On Sat, May 1, 2010 at 5:47 PM, Brent Meeker <meeke...@dslextreme.com> wrote:
> Fine. You solve all problems by postulating that your consciousness is
> fundamental, it just IS,
I don't solve all problems. I only solve all metaphysical problems.
But isn't that what physicalists attempt to do by postulating a
> and for some unknowable reason it is a sequence of
> experiences which happen to correspond to living in an orderly and time
> directed universe.
The reason isn't unknowable. There is no reason. Period. Full stop.
This is in comparison to the two physicalist alternatives available to
explain *actually* living in an orderly and time directed universe:
1) There was a first cause that led to our orderly universe, but that
cause was itself *uncaused*.
2) There's an infinite chain of prior causes that led to our current
Option 1 is not significantly different from my proposal. It just
adds this extra "physical" component that in some way underlies the
conscious experience that we all know and love.
Option 2 is...also not significantly different. There is no finite
"knowable" reason for our orderly universe's existence. And this also
raises the further question of why our infinite causal chain instead
of some other? And if you have an answer, then why that answer
instead of some other?
So not only does option 2 lead to an infinite causal chain - it also
requires an infinite chain of infinite chains of reasons to explain
why *our* infinite causal chain exists instead of some other infinite
If you ever stop and say "because that's just the way it is", then you
collapse back into option 1.
> And do you believe this sequence will persist in
> producing orderly and consistent experiences?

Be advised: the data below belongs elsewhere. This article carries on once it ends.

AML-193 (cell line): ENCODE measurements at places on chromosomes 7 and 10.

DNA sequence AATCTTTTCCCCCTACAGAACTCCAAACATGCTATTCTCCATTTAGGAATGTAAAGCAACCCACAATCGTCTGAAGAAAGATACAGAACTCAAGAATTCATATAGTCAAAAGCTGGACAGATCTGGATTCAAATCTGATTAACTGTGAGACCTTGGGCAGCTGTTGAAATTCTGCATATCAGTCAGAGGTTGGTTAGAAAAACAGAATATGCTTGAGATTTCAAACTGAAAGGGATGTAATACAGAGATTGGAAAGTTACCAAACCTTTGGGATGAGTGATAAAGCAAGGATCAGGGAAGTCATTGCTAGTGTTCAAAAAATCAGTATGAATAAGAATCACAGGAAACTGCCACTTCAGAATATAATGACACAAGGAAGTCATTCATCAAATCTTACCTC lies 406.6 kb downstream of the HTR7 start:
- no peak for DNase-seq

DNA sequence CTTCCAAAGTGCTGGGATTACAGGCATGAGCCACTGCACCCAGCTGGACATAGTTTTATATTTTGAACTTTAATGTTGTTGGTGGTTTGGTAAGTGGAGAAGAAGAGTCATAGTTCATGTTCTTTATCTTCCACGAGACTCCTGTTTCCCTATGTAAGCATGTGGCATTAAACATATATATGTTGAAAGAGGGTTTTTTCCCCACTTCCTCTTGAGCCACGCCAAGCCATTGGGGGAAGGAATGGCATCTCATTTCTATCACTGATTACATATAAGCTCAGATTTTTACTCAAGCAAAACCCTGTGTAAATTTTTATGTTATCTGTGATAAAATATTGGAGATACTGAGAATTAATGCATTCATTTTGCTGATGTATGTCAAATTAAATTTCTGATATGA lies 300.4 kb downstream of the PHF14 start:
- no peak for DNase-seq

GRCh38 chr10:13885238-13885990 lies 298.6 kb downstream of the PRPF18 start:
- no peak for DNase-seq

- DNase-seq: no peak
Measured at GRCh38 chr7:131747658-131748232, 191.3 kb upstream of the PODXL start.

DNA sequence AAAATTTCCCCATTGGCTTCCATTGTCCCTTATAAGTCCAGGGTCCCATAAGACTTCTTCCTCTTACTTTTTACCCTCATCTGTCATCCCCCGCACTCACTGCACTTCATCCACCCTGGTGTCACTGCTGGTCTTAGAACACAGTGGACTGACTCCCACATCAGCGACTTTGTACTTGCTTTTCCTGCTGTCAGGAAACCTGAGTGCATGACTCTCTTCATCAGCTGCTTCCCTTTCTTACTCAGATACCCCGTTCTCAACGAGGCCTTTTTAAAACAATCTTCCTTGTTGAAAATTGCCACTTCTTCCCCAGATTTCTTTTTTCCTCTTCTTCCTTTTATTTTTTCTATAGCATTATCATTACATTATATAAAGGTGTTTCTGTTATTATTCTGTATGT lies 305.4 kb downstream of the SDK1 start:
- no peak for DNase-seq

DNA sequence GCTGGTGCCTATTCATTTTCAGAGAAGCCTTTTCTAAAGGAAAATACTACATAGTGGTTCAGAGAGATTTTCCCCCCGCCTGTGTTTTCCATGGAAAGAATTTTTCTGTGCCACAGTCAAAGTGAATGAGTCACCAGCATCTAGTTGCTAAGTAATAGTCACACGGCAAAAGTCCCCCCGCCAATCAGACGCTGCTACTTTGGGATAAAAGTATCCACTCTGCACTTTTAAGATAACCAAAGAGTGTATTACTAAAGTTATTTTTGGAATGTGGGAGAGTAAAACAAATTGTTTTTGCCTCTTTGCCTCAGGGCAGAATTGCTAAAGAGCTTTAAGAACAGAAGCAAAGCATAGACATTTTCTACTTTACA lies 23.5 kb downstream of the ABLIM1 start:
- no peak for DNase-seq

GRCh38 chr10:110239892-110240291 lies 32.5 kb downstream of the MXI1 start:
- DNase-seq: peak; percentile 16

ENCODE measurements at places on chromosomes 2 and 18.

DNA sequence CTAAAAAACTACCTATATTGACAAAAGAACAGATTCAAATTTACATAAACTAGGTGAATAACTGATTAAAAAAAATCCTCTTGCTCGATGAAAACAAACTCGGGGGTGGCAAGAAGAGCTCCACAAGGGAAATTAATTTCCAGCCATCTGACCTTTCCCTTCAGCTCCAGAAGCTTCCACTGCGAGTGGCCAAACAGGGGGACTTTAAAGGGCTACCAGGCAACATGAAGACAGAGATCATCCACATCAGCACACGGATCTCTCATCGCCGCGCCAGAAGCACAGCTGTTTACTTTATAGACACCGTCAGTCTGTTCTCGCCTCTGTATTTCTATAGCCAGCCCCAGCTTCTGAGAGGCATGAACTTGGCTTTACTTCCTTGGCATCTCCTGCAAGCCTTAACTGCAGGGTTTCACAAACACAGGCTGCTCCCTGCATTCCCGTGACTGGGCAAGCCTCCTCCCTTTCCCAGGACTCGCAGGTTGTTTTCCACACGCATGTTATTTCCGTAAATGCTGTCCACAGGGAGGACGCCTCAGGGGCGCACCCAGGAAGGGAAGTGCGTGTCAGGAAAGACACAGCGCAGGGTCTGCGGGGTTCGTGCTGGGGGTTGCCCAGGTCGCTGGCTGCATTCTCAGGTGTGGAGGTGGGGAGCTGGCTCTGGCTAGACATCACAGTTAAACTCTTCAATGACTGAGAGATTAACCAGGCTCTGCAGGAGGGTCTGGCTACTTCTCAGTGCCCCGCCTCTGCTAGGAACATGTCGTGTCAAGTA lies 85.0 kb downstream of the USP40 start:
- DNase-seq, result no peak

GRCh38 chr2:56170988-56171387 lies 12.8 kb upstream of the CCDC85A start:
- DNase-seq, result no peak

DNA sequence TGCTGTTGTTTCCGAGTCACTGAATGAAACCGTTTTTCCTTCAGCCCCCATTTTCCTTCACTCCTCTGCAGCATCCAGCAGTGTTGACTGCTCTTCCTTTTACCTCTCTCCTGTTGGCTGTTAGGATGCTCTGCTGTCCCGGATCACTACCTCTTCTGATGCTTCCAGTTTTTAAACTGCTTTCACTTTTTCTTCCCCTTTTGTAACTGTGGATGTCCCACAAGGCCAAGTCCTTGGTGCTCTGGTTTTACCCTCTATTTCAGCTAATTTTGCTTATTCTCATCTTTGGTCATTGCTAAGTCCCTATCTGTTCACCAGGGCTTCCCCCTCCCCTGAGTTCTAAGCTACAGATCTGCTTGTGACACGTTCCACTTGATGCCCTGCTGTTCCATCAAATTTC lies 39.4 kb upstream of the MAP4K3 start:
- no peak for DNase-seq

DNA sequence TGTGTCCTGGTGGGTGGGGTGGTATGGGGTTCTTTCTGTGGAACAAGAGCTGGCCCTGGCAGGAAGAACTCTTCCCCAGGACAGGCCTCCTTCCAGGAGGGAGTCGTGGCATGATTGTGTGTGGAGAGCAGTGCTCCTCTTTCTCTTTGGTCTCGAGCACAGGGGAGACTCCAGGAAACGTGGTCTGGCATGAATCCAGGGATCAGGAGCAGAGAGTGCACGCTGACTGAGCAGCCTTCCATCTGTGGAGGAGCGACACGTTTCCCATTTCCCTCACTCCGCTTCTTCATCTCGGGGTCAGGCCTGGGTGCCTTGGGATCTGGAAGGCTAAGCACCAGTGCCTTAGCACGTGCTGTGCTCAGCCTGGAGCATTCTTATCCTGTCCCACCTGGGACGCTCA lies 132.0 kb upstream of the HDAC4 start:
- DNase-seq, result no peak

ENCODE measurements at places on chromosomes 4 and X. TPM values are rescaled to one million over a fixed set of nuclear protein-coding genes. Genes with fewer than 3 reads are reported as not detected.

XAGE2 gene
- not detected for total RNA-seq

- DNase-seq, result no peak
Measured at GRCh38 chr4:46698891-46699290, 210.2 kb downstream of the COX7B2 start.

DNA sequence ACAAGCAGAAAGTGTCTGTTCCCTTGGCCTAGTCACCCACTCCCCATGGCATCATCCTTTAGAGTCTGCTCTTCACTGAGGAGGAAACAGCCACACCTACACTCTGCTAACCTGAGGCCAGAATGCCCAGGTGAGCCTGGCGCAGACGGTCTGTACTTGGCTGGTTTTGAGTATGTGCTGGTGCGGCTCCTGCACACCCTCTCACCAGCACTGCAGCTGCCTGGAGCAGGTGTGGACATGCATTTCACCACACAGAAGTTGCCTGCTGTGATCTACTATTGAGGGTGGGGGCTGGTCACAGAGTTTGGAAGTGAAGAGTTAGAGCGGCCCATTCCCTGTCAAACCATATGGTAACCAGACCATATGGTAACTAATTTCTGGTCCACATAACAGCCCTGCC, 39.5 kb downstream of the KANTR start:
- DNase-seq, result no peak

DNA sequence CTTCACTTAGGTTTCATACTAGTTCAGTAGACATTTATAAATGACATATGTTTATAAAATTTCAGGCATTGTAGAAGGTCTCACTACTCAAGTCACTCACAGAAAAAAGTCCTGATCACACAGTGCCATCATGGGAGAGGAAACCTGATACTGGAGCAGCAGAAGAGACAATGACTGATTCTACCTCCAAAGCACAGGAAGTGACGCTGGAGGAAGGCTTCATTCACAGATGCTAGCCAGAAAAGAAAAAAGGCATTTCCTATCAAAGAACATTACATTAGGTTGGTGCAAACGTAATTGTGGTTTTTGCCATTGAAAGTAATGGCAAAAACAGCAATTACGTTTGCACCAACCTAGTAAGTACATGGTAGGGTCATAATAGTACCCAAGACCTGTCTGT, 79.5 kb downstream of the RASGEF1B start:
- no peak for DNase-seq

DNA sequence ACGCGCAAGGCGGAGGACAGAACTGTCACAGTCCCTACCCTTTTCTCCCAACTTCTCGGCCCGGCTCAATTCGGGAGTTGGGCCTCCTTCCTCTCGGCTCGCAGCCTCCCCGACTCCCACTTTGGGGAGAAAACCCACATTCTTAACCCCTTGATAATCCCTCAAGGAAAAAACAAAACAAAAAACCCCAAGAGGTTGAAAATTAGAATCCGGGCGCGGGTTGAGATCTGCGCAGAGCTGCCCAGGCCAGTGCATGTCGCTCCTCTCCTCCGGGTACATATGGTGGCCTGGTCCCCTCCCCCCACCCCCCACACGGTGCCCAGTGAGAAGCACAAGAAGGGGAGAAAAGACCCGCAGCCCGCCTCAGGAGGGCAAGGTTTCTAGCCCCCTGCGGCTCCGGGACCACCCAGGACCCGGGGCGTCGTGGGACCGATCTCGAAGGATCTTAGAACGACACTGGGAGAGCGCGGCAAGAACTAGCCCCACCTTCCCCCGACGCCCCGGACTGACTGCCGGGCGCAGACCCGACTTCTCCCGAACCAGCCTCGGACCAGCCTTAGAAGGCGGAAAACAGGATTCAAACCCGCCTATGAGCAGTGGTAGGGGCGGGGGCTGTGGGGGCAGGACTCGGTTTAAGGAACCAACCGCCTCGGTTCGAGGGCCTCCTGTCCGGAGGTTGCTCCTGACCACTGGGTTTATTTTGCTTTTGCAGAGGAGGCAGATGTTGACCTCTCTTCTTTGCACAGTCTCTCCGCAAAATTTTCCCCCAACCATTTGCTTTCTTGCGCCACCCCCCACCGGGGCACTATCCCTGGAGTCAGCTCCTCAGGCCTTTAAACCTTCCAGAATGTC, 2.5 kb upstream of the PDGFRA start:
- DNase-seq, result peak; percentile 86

I do believe that. BUT...why do I believe it? Well, ultimately,
there is no reason I believe it. I just do.
Do you believe it? And if so, why?
I would expect an honest physicalist to say that he believed it
because, given the initial conditions of the universe plus the causal
laws of physics as applied over ~13.7 billion years, it could not be
He has no *choice* except to believe it. To not believe it would
require different initial conditions, or different causal laws.
> Do you imagine you are discussing this
> question with someone named Brent?
I go back and forth on whether I believe this. I certainly believe
that there is a Brent out there somewhere who is experiencing the flip
side of this conversation, but not necessarily that there is any
causal connection between us. And I certainly don't believe that
either of us has any choice in the path the discussion takes.
What would causality amount to in an Einstein-style static block
universe? If it turned out that 4-dimensionalism was correct, what
would it mean to say that you and I are discussing this question?
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